Wear a helmet when horseback riding

Monday, August 18, 2014
Zane Volkmann (right) talked about helmet safety with state labor and safety officials at the Missouri State Fair. A video about Volkmann's participation in the AgrAbility program availability through University of Missouri Extension plays in the background. (Contributed photo from MU Extension)

COLUMBIA, Mo. -- Horse trainer Zane Volkmann calls his riding helmet an "anti-watermelon cracker."

Volkmann, who suffered a brain injury two years ago while riding, spent part of his summer college-related internship encouraging horseback riders to wear a helmet.

His most recent appearance was at a safety expo sponsored in part by University of Missouri Extension. He also talked about helmet protection in the agriculture safety booth at the State Fair.

He left his New Franklin, Mo., home Friday to begin his sophomore year at Northeastern Oklahoma A&M College in Miami, Okla.

"You put on your seatbelt every day you get in a car," Volkmann said. "So put on your helmet every time you get on your horse."

Volkmann knows all too well of the consequences.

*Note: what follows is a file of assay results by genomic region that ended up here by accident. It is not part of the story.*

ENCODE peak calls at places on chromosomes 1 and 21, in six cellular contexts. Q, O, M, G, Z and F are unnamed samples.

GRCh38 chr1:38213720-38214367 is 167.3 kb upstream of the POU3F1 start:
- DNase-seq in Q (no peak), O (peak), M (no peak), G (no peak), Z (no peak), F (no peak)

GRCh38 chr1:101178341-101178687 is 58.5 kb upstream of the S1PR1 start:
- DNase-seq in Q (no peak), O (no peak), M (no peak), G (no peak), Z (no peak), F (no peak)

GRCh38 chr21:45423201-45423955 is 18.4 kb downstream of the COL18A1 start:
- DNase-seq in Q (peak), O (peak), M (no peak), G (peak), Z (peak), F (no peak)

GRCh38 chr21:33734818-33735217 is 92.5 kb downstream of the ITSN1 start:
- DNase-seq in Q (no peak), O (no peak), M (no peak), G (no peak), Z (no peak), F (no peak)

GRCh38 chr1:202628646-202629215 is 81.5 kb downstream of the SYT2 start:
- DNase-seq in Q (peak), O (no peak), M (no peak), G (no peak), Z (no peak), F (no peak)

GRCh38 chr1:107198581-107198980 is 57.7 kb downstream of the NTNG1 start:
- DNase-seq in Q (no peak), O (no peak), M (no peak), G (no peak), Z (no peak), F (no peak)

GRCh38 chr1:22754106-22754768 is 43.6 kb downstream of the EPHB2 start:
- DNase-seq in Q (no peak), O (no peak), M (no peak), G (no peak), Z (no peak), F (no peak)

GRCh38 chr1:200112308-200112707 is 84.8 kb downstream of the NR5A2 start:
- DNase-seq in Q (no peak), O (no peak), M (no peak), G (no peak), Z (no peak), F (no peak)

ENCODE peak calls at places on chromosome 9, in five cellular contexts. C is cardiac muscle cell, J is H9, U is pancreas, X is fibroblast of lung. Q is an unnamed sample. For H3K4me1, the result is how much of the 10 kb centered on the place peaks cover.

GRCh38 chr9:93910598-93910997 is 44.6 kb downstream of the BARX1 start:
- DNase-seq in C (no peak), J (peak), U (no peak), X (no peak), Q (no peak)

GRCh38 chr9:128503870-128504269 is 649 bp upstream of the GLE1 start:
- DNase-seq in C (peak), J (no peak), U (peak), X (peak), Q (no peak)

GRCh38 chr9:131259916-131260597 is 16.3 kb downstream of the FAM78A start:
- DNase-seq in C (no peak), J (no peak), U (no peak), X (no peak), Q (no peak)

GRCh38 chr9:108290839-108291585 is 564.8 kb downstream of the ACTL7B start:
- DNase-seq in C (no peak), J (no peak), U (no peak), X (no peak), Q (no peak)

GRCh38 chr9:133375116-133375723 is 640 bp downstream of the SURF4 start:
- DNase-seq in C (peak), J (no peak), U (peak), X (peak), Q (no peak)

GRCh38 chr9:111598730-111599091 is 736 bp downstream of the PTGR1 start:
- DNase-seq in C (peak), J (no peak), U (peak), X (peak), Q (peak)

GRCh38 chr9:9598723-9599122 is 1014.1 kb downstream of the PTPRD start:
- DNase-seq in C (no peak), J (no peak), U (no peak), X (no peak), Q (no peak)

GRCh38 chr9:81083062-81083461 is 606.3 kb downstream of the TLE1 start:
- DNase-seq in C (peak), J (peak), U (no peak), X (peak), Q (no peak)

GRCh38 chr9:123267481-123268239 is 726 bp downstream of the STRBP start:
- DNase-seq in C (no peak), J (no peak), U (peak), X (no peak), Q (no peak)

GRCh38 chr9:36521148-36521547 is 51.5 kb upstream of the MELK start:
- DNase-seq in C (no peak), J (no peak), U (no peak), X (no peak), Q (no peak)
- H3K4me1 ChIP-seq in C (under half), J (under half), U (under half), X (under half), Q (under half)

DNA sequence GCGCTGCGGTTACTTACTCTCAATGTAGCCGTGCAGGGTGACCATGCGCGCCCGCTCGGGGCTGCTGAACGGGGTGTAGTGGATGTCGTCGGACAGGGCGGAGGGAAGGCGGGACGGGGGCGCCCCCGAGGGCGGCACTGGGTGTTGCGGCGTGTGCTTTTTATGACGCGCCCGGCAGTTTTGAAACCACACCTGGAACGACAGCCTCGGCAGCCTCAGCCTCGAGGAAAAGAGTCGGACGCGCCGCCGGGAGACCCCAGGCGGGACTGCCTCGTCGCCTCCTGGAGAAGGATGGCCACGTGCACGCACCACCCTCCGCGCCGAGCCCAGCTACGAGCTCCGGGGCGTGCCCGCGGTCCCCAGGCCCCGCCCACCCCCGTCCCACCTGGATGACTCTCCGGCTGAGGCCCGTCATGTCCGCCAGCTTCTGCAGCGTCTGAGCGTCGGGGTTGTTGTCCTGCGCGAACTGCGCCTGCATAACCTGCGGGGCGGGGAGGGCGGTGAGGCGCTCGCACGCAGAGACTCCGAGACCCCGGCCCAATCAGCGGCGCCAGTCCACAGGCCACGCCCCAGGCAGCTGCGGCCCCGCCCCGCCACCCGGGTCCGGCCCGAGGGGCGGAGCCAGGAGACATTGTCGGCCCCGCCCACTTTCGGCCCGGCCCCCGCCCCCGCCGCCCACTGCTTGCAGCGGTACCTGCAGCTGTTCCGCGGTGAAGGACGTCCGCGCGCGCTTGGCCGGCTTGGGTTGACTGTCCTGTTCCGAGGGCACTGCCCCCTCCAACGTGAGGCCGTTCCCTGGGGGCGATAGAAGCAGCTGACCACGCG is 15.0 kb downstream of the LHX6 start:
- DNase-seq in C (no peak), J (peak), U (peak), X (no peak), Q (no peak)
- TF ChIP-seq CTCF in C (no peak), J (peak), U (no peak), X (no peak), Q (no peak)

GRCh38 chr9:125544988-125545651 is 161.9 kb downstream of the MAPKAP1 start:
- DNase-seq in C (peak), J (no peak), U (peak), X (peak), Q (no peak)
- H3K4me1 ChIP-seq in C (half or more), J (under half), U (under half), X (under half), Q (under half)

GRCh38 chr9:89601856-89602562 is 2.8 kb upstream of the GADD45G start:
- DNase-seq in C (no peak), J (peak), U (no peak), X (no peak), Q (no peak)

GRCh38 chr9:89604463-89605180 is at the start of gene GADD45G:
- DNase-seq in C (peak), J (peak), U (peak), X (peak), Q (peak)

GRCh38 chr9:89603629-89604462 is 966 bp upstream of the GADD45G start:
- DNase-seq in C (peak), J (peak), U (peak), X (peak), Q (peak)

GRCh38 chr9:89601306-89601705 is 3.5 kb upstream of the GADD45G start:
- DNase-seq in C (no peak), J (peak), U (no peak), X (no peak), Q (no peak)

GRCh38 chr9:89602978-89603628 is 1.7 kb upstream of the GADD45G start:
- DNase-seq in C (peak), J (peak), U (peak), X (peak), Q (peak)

He fell on his head in a freak accident in August 2012 while riding his horse. Volkmann's brain injury and broken back kept him out of the saddle for six months. He continues to jump hurdles on his road to recovery.

MU Extension safety specialist and state AgrAbility coordinator Karen Funkenbusch worked with the long-time 4-H member this summer to help him build a horse training and farrier business.

Equestrian helmets are critical to safety, Funkenbusch said. More Americans die from horseback accidents than motorcycle and racecar driving accidents each year, according to the Centers for Disease Control and Prevention (CDC).

Volkmann said a second fall could mean death. The CDC says death is four times more likely for brain injury victims after a second fall. And that's why he's determined to spread the word to wear a helmet.

Wear a hard-shell equestrian-approved helmet lined with expanded polystyrene or similar material, he said. A bike-riding helmet should not be substituted. Make sure it fits securely, Volkmann said.

If your helmet is damaged, replace it. Helmets cost less than $30 at major retailers. Helmets from farm supply and tack stores may cost more, but "you get what you pay for," Volkmann said.

Volkmann knows the helmet isn't as sexy as his cowboy hat and sometimes he takes a ribbing from his cowboy buddies about it. But they are catching on to the reasons why helmets matter. "I'll be here tomorrow. It don't matter how I look," he said. "I'm still doing what I love."

AgrAbility is part of MU Extension, the MU College of Agriculture, Food and Natural Resources and the Brain Injury Association of Missouri Inc., in cooperation with other partners.

For more information about Missouri AgrAbility Project, call 800-995-8503 or go to http://agrability.missouri.edu/.